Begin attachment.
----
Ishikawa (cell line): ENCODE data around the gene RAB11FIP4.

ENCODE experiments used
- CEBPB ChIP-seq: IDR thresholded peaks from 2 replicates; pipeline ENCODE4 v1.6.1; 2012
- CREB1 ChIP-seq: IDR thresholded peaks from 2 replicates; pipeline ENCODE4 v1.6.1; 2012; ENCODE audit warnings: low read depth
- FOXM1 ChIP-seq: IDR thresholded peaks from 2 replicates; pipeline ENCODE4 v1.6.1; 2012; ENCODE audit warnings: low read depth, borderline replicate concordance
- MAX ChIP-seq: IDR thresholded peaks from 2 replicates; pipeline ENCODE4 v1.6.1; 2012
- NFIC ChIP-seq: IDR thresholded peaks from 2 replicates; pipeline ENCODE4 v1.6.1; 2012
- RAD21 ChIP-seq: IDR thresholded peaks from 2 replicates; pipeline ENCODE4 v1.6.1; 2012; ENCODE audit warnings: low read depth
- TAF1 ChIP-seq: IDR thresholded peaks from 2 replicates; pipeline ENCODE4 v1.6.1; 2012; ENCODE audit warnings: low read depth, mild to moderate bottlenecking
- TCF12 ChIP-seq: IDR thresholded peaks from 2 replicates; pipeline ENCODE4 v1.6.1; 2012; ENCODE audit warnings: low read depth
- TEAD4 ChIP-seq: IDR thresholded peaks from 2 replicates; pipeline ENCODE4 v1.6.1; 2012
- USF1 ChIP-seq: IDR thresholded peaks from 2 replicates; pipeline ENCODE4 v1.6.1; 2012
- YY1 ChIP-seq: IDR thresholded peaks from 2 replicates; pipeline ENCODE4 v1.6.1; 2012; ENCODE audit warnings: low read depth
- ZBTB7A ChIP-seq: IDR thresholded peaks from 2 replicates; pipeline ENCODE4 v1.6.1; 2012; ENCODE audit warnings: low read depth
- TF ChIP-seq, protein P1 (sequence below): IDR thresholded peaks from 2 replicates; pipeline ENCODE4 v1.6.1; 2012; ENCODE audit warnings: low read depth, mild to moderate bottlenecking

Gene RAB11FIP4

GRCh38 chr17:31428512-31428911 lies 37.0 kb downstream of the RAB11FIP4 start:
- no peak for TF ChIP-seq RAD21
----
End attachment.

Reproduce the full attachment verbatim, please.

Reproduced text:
Ishikawa (cell line): ENCODE data around the gene RAB11FIP4.

ENCODE experiments used
- CEBPB ChIP-seq: IDR thresholded peaks from 2 replicates; pipeline ENCODE4 v1.6.1; 2012
- CREB1 ChIP-seq: IDR thresholded peaks from 2 replicates; pipeline ENCODE4 v1.6.1; 2012; ENCODE audit warnings: low read depth
- FOXM1 ChIP-seq: IDR thresholded peaks from 2 replicates; pipeline ENCODE4 v1.6.1; 2012; ENCODE audit warnings: low read depth, borderline replicate concordance
- MAX ChIP-seq: IDR thresholded peaks from 2 replicates; pipeline ENCODE4 v1.6.1; 2012
- NFIC ChIP-seq: IDR thresholded peaks from 2 replicates; pipeline ENCODE4 v1.6.1; 2012
- RAD21 ChIP-seq: IDR thresholded peaks from 2 replicates; pipeline ENCODE4 v1.6.1; 2012; ENCODE audit warnings: low read depth
- TAF1 ChIP-seq: IDR thresholded peaks from 2 replicates; pipeline ENCODE4 v1.6.1; 2012; ENCODE audit warnings: low read depth, mild to moderate bottlenecking
- TCF12 ChIP-seq: IDR thresholded peaks from 2 replicates; pipeline ENCODE4 v1.6.1; 2012; ENCODE audit warnings: low read depth
- TEAD4 ChIP-seq: IDR thresholded peaks from 2 replicates; pipeline ENCODE4 v1.6.1; 2012
- USF1 ChIP-seq: IDR thresholded peaks from 2 replicates; pipeline ENCODE4 v1.6.1; 2012
- YY1 ChIP-seq: IDR thresholded peaks from 2 replicates; pipeline ENCODE4 v1.6.1; 2012; ENCODE audit warnings: low read depth
- ZBTB7A ChIP-seq: IDR thresholded peaks from 2 replicates; pipeline ENCODE4 v1.6.1; 2012; ENCODE audit warnings: low read depth
- TF ChIP-seq, protein P1 (sequence below): IDR thresholded peaks from 2 replicates; pipeline ENCODE4 v1.6.1; 2012; ENCODE audit warnings: low read depth, mild to moderate bottlenecking

Gene RAB11FIP4

GRCh38 chr17:31428512-31428911 lies 37.0 kb downstream of the RAB11FIP4 start:
- no peak for TF ChIP-seq RAD21